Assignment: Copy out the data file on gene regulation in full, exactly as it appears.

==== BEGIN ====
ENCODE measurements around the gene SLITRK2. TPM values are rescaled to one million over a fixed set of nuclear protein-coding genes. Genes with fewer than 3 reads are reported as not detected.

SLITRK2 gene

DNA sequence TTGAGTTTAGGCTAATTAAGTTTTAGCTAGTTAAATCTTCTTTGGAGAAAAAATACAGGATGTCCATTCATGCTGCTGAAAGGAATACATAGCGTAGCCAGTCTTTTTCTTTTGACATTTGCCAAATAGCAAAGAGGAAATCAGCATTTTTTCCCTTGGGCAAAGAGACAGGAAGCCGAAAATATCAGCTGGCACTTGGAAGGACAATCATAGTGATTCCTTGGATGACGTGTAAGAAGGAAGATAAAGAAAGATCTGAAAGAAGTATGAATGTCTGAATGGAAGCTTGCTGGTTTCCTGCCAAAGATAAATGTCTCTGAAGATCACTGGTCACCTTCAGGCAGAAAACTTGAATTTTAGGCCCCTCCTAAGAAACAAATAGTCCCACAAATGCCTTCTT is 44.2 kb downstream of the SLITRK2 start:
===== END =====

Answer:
ENCODE measurements around the gene SLITRK2. TPM values are rescaled to one million over a fixed set of nuclear protein-coding genes. Genes with fewer than 3 reads are reported as not detected.

SLITRK2 gene

DNA sequence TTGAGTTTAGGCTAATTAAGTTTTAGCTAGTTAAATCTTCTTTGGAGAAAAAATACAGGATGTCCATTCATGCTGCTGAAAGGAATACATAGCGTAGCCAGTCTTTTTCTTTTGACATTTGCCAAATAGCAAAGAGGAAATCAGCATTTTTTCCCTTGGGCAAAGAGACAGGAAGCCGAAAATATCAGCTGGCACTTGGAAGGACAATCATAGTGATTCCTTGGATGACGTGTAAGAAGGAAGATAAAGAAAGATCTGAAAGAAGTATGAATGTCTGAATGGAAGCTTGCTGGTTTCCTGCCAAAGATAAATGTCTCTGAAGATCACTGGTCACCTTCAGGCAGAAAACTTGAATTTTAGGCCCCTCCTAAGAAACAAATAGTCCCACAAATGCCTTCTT is 44.2 kb downstream of the SLITRK2 start: